I had the chance to meet Lionel Rogg, a world-renowned organist who has influenced generations since the 1970s and who was my benchmark for years.I met him for the first time at Victoria Hall. I could never have imagined that, seventeen years later, I would become his successor in the same place. He suggested that I enrol in his class the following year.

I nearly fainted... I went back to Argentina where I took my final piano exam and I returned to Geneva, without a scholarship. I had managed to save up 5000 dollars by giving piano lessons. I had worked out that I could manage for five months with that amount!

AM : What a result !

DI : I remember having a coffee with Lionel Rogg on the day after my return to Geneva, and telling him, with my three words of French, that I didn’t have a “borsa”. He was speechless! Eventually, everything worked out fine.

“ For my part, I’ve spent a number of years working to educate children about the organ. ”

AM : Do you ever regret leaving Argentina ? Do you get homesick ?

DI : Not at all. In the years before I left, my conservatory friends and I used to spend all night dreaming of the different places where we might go to study. We had a huge thirst for culture. Each week I would read a brochure on the architecture of the world’s great churches. Leaving the country was therefore a dream come true. And for four years I have regularly returned to my country where I work for the Argentine government who have hired me as an expert to help in the construction of an organ in the Centro Cultural Kirchner in Buenos Aires. I find it extraordinary that after all these years spent in Europe, I’m able to help my country using the experience that I have acquired. Last year, we unveiled the new instrument. I gave a master class and some concerts, it was a fantastic occasion. I met a new generation of musicians thirsty for culture, just like I used to be. I was therefore very happy to be able to meet their expectations.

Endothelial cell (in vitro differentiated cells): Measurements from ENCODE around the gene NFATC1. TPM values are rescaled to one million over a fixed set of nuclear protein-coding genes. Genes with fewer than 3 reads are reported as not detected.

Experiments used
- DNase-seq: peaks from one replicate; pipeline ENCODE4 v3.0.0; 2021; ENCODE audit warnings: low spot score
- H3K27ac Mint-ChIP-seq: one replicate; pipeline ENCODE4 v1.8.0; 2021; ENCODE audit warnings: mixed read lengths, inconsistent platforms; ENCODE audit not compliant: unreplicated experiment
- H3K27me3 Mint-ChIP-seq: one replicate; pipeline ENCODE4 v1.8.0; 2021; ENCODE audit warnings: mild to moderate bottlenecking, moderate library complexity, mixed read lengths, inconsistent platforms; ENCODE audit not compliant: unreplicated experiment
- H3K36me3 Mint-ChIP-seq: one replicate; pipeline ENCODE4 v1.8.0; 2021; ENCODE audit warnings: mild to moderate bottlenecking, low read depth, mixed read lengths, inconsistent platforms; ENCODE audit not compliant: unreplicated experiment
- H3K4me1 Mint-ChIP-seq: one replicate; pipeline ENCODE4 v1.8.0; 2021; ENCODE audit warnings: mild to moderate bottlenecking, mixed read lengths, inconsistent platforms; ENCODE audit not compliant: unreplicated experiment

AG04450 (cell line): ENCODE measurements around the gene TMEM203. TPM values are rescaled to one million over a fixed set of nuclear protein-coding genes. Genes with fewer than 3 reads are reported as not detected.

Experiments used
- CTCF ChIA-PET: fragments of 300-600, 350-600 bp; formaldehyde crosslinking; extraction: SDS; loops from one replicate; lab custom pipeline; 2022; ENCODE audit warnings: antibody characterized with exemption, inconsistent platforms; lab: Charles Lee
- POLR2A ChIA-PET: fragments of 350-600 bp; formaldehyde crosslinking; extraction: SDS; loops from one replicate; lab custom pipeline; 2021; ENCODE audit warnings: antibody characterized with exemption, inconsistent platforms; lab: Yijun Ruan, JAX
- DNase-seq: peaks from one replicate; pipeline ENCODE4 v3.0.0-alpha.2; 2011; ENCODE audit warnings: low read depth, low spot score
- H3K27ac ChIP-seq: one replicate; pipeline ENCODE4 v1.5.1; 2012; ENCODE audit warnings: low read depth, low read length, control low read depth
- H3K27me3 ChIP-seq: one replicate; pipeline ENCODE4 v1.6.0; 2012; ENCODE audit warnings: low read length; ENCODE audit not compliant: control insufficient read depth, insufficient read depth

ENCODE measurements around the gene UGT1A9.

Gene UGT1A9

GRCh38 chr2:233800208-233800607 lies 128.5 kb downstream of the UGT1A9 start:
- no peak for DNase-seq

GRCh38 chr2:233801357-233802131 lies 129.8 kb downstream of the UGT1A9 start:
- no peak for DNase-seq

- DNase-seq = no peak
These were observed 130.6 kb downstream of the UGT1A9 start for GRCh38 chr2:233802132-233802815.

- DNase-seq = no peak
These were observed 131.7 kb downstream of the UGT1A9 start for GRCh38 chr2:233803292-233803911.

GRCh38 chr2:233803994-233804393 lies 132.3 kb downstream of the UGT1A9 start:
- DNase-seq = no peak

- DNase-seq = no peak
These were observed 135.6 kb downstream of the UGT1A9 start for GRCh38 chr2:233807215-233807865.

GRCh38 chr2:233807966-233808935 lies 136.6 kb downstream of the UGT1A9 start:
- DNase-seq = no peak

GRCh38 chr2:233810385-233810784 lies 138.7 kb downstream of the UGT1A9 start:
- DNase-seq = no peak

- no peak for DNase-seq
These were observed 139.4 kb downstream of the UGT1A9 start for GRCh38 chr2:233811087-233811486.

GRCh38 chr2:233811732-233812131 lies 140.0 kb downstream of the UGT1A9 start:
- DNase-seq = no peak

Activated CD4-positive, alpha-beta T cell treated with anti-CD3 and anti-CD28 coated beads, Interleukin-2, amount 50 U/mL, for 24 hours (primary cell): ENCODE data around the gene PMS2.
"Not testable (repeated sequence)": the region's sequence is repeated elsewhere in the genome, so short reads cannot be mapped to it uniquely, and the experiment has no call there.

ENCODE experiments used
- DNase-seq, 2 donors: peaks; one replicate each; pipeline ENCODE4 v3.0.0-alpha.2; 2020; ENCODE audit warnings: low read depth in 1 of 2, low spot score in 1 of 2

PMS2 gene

“ For my part, I’ve spent a number of years working to educate children about the organ. ”

AM : Like many organists, do you accompany your teaching and concert activities by providing your technical expertise ?

DI : That part is an additional skill which is improved gradually. I have always stayed in close contact with organ builders.
The way in which the instruments are improved fascinates me. As a musician, you must sometimes forget about your personal tastes when you are helping to create or revive an instrument. You must also take into account the expectations of other interested parties: parishes, organists and the public. So I recently took part in the restoration of the organ of the church of Sainte-Clotilde, at La Jonction. It is a romantic organ complete with cutting edge technology. I also started the construction of a Spanish- style organ at the church of Saint-Julien de Meyrin, an instrument which Geneva had been lacking. Finally, I advised the restoration of the organs of the temple of Cologny and the church of Notre-Dame des Grâces in Grand-Lancy.

AM : Are these projects another way of giving something back to Geneva ?

DI : You could say that, yes. Every time I made a proposal to the city, I always met someone that helped me to achieve my idea. This allowed me to form strong professional relationships and lasting friendships.

AM : And it doesn’t stop you from regularly getting away to tour all over the world ?

DI : France, Italy, the USA, Latin America, Russia, China, and even German-speaking Switzerland!